TABLE 8b__________________________________________________________________________Influence on Surfactant in Water                        No. 10                        Fibre StockFFCS    No. 10 No. 10 No. 10 (2 layers ofAPSM    Blott P.          MEF    Gauze (8)                        surgical cotton)__________________________________________________________________________Plain water   (11)      160%          (11)             280%                 (11)                    130%                        (15)                            280%sucked throughWater + Surf.   (11)      120%          (11)             110%                 (11)                    110%                        (15)                            340%(Form. A)sucked throughForm. A (11)      90% (11)             80% (11)                    90% (15)                            135%foamed (60:1)sucked through__________________________________________________________________________
EXAMPLE 6 Influence of Mesh Aperture of the FFCS (Test 109)

The influence of the mesh aperture of different FFCS on dewatering effects obtained on different substrates was investigated.

FFCS: Filter plates in Buchner funnels as model for FFCS

APSM:

Blotting paper (numbers trial No.)

Tissue

MEF

Residual Water Content

__________________________________________________________________________Foam SpecsBlow ratio 60:1         with filter plate I                      with filter plate II                                  with filter plate IIIFormulation A (mesh ap. 40-100 micron)                      (mesh ap. 16-40 micron)                                  (mesh ap. 10-16 micron)Foam Volume: 300 ml/dm2         as FFCS      as FFCS     as FFCS__________________________________________________________________________MEF (109)     180%         100%        75%Blott P. (109)         115%         95%         85%Tissue (109)  135%         98%         68%Gauze (111)   120%         90%         79%__________________________________________________________________________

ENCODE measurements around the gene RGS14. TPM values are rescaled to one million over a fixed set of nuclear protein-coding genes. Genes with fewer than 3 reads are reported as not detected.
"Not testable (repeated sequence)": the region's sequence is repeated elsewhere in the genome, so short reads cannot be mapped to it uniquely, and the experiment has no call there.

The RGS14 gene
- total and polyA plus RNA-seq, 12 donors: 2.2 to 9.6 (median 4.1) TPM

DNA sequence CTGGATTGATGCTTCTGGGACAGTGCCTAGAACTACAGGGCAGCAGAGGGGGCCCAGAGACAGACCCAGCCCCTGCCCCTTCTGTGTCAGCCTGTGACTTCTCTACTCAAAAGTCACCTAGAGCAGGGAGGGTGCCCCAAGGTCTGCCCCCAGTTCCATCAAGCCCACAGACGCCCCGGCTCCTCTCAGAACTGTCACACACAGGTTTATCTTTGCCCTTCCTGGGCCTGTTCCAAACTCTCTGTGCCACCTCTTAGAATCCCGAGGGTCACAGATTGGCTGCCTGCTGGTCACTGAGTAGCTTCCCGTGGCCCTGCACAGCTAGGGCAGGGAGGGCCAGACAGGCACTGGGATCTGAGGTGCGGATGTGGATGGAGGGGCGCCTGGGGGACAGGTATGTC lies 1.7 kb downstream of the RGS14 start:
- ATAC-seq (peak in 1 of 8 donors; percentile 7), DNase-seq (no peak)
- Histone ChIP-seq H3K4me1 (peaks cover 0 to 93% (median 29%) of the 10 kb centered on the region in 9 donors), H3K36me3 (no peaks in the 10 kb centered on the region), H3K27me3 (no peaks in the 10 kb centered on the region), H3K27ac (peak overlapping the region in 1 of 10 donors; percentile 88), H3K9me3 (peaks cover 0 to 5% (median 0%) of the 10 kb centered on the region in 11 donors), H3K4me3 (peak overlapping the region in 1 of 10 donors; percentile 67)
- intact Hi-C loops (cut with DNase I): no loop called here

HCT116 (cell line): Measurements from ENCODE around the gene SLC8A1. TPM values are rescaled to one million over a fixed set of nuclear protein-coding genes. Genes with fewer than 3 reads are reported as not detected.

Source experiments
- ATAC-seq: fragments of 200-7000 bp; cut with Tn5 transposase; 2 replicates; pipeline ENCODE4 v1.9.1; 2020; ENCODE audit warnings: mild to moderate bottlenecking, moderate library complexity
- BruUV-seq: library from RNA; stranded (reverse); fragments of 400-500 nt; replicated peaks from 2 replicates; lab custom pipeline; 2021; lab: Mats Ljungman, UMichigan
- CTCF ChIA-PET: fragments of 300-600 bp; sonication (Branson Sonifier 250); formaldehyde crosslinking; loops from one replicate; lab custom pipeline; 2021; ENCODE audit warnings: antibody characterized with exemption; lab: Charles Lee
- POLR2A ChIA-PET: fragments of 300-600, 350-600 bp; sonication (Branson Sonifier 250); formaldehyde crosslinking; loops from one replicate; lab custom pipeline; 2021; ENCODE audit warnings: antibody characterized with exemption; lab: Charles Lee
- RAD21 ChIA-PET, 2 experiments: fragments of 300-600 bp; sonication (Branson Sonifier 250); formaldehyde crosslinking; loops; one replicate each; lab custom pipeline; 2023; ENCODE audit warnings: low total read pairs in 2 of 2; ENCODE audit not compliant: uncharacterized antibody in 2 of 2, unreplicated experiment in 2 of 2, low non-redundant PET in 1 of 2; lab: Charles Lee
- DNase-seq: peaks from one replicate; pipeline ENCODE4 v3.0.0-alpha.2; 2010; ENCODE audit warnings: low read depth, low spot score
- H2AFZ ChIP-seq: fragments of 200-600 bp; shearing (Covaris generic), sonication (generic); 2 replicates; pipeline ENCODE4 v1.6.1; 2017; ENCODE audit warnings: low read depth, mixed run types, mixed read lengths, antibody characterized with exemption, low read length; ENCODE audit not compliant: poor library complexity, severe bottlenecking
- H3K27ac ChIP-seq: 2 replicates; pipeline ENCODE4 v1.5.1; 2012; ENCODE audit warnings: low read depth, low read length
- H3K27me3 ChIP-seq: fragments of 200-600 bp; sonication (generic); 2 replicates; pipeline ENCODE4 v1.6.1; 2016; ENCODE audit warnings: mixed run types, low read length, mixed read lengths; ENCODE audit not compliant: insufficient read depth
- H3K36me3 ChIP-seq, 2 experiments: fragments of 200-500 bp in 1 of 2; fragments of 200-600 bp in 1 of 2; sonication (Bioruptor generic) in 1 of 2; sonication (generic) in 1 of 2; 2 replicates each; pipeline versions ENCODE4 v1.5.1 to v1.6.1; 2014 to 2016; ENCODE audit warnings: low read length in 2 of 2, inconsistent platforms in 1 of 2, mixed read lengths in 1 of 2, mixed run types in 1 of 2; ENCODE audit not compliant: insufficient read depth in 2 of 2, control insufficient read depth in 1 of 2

Same tests, FFCS No. 10 superimposed on filter plates I, II and III.

______________________________________      Filter   Filter   Filter      Plate I  Plate II Plate III______________________________________MEF (109)    82%        85%      84%Blott.Paper (109)        98%        95%      100%Tissue (109) 80%        85%      85%Gauze (113)  90%        86%      86%______________________________________

The FFCS in direct contact with the APSM determines predominantly the dewatering effect.

______________________________________       Water content prior       to dewatering______________________________________MEF         150-160%Blott.Paper 140%Tissue      160-170%Gauze       130-150%______________________________________       Water content after       Strong Mangling (2 passages)______________________________________MEF         140%Blott.Paper  95%Tissue      135%Gauze       105%______________________________________
EXAMPLE 7 Influence of FFCS: Dewatering Effect in % owf